This post is a long extract from my essay on The Future of Work written for Future Agenda. The full piece is on Medium.
The current discussion about the future of work seems to be monopolised by the version of the future in which technology destroys jobs. It has gained an air of inevitability, as if it is the only possible future. NESTA’s open minded report suggested that the “robots hypothesis” resonated because it connected “two powerful themes in popular culture: the rapid advance of IT, and the startling growth in inequality.” But there is a problem: it hasn’t happened before.
So it is worth considering reasons why it might just be a phase. The economic historian Carlota Perez has a model of technological development that describes five long waves, or surges, since the Industrial Revolution. Each is around 50–60 years and follows an S-curve pattern; the last quarter of each is marked by saturated markets, diminishing investment opportunities and declining returns. The first part of the 20th century was dominated by the oil and auto surge; the latter part by ICT. The ICT wave is now reaching the turning point at which returns start to fall.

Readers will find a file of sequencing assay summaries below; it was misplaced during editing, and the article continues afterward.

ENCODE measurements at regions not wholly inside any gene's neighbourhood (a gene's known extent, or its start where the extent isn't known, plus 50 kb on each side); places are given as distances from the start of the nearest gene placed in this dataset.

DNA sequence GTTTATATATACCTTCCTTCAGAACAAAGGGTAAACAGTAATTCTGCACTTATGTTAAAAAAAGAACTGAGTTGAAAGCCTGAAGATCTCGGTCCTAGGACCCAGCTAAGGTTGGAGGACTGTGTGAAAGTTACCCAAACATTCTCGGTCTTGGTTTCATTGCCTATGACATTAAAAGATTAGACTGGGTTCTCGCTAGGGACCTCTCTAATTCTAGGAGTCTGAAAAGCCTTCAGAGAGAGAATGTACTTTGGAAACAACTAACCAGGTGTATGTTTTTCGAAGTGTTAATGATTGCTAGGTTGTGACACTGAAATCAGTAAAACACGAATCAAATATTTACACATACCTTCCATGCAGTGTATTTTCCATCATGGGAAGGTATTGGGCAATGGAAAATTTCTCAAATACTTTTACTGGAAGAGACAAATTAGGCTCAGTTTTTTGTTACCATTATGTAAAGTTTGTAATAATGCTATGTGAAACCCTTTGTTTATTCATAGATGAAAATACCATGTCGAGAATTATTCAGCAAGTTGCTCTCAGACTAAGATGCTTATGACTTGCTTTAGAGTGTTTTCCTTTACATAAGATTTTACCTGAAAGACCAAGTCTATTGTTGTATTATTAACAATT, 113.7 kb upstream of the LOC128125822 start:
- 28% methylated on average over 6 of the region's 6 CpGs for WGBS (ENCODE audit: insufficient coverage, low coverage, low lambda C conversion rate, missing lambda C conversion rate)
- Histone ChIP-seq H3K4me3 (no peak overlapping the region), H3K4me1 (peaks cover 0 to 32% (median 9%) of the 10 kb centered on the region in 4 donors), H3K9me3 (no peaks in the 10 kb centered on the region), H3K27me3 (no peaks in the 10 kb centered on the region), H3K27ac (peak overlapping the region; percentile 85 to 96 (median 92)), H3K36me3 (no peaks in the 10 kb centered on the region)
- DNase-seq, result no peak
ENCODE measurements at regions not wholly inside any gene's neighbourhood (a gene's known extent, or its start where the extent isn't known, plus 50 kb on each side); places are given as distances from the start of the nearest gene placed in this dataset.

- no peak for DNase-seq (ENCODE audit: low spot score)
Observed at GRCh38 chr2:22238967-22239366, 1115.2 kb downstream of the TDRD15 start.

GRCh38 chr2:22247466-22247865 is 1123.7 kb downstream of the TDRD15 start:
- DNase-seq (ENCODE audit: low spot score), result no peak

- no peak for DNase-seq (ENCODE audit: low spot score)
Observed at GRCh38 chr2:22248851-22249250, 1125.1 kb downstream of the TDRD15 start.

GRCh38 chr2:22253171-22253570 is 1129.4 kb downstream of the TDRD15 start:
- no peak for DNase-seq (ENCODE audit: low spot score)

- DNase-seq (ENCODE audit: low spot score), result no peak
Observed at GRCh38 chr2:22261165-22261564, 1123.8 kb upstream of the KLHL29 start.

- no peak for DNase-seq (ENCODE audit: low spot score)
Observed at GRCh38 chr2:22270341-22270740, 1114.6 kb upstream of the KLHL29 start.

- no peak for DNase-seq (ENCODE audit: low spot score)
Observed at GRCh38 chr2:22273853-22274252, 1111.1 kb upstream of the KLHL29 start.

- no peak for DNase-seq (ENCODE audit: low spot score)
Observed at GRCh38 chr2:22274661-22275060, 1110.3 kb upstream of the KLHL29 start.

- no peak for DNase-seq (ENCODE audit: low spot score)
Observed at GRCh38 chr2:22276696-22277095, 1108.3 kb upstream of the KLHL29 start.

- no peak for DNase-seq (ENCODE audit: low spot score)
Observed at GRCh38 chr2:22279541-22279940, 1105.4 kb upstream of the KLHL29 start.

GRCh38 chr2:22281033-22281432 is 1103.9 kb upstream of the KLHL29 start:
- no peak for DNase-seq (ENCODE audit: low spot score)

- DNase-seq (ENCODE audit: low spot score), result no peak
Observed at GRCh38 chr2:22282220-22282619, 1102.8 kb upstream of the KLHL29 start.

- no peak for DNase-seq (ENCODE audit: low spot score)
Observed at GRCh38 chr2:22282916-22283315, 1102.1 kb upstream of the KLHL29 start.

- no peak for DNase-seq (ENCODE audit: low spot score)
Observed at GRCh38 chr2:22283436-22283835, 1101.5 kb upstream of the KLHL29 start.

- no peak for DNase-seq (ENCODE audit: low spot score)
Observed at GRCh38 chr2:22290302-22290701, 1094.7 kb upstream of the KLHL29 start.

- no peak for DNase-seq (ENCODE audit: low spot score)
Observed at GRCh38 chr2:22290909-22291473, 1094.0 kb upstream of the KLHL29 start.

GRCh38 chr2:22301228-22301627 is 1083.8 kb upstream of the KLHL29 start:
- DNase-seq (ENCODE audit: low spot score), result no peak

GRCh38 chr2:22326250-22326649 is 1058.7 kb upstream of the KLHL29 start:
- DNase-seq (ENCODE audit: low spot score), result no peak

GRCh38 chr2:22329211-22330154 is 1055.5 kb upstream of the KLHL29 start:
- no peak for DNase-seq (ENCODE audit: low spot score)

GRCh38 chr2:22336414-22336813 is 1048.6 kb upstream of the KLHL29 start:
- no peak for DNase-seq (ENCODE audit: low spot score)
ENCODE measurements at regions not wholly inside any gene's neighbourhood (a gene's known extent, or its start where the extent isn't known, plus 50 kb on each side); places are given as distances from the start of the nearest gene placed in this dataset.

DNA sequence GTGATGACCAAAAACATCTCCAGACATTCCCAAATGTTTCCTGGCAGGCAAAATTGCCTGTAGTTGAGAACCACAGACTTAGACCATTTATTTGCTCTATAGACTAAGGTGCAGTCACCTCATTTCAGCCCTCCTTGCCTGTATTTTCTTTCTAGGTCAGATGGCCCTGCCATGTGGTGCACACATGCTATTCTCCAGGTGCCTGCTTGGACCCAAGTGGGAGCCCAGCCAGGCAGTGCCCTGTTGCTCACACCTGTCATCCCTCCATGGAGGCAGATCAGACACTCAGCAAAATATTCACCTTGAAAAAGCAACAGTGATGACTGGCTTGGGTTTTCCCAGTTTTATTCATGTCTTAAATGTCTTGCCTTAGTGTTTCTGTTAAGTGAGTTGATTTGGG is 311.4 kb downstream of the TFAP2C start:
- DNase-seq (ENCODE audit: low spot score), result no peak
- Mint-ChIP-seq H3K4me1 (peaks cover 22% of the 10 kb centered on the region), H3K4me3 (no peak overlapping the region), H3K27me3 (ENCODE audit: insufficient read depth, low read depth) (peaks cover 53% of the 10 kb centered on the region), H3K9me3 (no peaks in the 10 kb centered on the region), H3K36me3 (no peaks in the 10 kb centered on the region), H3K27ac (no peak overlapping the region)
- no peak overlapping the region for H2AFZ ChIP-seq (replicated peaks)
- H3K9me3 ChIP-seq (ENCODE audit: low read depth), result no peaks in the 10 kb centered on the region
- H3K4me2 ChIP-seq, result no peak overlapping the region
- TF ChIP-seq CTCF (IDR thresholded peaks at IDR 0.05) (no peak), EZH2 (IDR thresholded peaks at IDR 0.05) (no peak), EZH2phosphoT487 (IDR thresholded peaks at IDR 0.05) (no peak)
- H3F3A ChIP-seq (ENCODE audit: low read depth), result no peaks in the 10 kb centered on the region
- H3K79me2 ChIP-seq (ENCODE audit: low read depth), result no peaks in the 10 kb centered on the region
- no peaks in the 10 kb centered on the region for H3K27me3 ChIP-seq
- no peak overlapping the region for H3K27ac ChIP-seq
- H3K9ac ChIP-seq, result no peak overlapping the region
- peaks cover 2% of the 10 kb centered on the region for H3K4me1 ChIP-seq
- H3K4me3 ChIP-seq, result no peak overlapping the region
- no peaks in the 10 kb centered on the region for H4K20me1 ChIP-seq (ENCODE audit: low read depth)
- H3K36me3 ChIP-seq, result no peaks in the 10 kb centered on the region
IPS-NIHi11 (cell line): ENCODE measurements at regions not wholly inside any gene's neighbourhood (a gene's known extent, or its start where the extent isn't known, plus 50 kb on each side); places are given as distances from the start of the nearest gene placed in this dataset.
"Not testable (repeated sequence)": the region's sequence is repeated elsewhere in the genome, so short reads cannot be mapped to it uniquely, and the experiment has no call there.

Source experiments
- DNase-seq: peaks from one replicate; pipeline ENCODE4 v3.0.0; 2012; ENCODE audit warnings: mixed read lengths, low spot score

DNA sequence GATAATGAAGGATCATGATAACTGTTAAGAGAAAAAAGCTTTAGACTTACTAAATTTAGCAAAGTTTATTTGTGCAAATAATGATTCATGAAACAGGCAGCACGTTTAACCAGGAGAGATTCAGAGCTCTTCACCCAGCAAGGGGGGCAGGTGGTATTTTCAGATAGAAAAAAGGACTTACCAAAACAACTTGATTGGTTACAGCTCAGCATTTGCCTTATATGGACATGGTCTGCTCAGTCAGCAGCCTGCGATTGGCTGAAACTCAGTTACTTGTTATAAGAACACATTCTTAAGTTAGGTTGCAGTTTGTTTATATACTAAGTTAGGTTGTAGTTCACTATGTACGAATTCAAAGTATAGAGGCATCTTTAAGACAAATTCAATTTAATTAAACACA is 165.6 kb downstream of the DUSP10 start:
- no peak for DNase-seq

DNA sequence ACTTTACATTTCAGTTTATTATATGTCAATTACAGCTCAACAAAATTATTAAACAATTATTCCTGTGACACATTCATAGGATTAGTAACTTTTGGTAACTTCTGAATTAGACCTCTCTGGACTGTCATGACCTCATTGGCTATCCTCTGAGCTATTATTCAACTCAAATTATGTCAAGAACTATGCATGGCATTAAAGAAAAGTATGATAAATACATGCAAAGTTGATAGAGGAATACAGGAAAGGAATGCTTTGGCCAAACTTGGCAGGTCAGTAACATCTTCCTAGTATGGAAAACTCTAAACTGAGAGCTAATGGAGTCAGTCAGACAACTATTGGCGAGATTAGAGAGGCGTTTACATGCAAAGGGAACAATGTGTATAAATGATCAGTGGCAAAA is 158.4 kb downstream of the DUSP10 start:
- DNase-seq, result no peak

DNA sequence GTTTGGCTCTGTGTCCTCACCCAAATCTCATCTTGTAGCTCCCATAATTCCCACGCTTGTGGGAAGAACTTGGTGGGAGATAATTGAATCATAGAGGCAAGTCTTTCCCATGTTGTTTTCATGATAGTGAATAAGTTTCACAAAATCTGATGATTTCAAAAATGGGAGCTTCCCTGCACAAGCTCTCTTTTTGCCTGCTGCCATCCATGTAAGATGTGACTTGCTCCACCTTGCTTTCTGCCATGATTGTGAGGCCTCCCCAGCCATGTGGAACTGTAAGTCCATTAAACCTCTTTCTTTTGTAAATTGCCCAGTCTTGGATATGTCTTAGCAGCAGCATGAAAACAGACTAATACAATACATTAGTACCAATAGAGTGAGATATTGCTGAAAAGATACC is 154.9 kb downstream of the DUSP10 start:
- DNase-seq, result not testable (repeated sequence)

On this model, finance is looking for new opportunities, and although it is too early to say what the next platform will be, and we’re still 10–15 years away from it, it is possible to imagine that the next technological surge might be built around, say, a material such as graphene.
Labour market woes
David Autor concludes that much of “the labor market woes” of the past decade are not down to computerisation, but to the financial crisis and reduced investment (starting with the dot.com collapse) and the impact of globalisation on labour markets. He suggests that many middle-skill jobs will prove more resistant to unbundling than advertised; while computers can do specific tasks, turning collections of tasks into self-contained jobs, and then automating them, requires substantial investment. In the long run, people are both more flexible and cheaper.
One implication is that the question of the future of work may actually be about power in the labour market. This leads to broadly political interpretations of the future of working conditions, ranging from Guy Standing’s formulation of the fragile “precariat”, facing intermittent, insecure work, David Weil’s description of the “fissured workplace”, in which many functions are sub-contracted, and the rise of campaigns for the Living Wage.